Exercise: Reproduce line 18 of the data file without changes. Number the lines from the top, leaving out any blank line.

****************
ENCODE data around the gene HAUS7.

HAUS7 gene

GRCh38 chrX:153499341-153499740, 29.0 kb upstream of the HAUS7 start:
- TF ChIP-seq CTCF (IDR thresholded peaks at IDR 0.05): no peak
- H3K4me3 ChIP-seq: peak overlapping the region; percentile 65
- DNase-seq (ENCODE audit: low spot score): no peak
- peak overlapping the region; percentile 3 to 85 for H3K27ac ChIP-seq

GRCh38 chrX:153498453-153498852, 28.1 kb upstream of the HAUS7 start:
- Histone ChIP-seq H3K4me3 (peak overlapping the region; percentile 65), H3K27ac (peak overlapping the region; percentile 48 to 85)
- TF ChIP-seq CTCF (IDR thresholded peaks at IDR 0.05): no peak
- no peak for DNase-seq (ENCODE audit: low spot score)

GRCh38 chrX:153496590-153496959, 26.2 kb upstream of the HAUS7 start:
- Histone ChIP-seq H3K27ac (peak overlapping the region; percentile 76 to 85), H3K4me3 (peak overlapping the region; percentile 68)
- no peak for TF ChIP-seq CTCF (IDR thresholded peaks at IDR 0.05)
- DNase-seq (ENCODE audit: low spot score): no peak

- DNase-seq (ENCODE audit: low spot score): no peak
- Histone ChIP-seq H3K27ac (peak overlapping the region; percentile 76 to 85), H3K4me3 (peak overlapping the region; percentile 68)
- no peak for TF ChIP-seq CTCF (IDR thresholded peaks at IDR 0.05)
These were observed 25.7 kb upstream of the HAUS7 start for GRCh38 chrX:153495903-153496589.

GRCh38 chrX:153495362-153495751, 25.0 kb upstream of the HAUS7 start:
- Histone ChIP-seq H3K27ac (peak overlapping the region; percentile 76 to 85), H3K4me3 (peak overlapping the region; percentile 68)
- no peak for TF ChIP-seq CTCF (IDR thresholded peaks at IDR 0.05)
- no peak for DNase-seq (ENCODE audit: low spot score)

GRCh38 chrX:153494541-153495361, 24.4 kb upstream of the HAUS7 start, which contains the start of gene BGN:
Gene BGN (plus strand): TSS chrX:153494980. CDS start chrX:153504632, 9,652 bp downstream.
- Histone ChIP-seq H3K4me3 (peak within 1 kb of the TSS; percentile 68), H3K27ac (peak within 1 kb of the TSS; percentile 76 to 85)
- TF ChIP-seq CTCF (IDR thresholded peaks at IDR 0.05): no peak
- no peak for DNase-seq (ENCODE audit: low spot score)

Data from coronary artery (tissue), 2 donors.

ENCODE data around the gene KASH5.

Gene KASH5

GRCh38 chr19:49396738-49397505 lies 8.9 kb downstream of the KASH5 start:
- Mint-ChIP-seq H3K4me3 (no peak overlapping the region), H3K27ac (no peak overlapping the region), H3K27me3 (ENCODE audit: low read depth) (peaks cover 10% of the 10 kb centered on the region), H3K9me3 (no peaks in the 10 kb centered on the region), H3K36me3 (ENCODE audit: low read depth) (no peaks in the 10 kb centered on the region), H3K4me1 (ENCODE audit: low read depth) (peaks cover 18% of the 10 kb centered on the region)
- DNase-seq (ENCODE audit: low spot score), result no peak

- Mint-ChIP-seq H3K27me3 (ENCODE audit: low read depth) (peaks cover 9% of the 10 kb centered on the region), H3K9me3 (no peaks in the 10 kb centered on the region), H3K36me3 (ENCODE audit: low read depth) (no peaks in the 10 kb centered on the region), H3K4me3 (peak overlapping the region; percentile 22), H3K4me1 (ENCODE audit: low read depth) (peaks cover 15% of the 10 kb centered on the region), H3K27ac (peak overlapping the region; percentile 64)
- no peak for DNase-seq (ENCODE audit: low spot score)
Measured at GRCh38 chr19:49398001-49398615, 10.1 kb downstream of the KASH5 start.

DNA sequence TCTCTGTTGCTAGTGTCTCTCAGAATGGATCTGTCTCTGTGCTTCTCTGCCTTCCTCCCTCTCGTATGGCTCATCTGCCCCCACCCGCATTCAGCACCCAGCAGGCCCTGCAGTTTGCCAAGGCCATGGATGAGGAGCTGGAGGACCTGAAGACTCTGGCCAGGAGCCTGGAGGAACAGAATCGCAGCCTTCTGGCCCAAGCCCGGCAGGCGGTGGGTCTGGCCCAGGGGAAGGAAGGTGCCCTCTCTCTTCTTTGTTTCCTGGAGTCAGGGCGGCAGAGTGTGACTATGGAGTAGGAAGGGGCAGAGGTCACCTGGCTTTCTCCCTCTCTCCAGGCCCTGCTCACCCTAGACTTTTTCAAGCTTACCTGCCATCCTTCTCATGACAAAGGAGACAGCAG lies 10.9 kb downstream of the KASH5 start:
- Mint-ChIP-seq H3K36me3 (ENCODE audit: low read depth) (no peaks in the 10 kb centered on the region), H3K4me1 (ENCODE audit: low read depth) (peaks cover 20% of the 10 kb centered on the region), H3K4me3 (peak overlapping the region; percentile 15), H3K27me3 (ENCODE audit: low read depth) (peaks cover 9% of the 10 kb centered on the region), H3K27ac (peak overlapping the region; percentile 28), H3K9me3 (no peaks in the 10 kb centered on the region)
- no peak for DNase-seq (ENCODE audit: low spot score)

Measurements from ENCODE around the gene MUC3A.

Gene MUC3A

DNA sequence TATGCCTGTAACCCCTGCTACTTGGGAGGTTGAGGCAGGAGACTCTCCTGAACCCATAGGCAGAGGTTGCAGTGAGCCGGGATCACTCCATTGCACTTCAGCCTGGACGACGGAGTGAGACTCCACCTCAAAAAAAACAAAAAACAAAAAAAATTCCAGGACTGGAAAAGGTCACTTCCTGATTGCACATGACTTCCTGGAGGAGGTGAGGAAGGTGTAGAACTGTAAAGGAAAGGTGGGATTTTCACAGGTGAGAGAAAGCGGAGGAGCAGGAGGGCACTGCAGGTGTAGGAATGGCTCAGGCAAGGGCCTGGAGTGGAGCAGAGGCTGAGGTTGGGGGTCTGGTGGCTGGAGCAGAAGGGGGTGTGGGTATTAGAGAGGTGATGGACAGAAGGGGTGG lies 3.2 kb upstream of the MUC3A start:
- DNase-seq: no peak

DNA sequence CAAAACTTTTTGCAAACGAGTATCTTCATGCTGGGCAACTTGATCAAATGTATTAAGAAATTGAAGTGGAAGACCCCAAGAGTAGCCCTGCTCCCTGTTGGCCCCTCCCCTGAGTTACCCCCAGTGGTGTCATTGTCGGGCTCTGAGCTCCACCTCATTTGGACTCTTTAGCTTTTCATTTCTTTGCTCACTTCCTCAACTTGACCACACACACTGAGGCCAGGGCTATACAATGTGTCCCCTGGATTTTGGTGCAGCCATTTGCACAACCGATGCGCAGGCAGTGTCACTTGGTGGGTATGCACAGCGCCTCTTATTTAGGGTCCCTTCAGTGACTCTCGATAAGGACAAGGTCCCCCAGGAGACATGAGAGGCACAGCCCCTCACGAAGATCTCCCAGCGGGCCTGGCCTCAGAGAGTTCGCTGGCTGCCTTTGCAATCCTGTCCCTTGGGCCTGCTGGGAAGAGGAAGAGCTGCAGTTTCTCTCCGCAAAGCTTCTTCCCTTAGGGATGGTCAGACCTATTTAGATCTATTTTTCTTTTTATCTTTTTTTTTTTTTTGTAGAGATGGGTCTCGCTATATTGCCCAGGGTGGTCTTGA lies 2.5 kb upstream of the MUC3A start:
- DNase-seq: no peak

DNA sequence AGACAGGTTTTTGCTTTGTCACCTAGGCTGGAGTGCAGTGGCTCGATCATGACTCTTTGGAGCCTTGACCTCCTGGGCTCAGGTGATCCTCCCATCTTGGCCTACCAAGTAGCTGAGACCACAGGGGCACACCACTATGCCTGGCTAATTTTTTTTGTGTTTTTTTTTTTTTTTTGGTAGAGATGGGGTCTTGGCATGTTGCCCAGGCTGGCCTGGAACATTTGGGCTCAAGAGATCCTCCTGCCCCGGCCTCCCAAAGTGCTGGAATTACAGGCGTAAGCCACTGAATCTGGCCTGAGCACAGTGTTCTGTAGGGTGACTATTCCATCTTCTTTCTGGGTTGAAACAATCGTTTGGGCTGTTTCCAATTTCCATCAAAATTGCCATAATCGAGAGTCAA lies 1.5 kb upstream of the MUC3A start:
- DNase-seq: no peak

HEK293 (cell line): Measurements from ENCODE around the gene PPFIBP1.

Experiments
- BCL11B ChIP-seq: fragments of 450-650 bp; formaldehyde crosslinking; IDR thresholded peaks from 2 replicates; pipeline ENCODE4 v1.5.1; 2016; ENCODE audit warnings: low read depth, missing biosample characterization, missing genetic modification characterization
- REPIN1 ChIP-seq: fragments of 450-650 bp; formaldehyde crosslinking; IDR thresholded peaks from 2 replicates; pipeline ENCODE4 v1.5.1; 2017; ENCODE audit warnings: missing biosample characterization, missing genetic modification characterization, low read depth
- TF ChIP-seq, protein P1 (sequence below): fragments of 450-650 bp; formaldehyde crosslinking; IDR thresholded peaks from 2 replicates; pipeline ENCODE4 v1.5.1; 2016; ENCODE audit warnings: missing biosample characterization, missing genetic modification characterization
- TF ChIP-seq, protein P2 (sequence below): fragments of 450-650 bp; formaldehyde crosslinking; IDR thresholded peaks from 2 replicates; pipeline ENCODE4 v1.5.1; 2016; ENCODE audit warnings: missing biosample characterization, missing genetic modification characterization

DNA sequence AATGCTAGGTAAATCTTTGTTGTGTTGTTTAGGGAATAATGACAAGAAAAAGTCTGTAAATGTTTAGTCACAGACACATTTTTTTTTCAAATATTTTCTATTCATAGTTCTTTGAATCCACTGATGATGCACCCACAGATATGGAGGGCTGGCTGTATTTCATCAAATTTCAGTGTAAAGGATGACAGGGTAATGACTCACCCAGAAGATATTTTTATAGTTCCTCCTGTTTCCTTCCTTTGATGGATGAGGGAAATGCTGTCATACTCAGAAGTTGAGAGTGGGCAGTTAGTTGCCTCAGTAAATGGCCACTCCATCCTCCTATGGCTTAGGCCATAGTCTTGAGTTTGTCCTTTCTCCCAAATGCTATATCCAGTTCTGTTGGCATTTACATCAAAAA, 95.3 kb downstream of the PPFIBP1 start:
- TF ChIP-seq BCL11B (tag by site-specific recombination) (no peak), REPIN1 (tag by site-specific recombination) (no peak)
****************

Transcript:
- no peak for TF ChIP-seq CTCF (IDR thresholded peaks at IDR 0.05)